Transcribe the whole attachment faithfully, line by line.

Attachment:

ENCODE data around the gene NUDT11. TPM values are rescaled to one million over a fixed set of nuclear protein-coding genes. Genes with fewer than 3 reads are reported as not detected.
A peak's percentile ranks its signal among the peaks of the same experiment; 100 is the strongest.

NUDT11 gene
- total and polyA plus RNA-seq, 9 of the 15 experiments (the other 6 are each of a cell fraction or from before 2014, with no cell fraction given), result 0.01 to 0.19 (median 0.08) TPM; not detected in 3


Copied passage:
ENCODE data around the gene NUDT11. TPM values are rescaled to one million over a fixed set of nuclear protein-coding genes. Genes with fewer than 3 reads are reported as not detected.
A peak's percentile ranks its signal among the peaks of the same experiment; 100 is the strongest.

NUDT11 gene
- total and polyA plus RNA-seq, 9 of the 15 experiments (the other 6 are each of a cell fraction or from before 2014, with no cell fraction given), result 0.01 to 0.19 (median 0.08) TPM; not detected in 3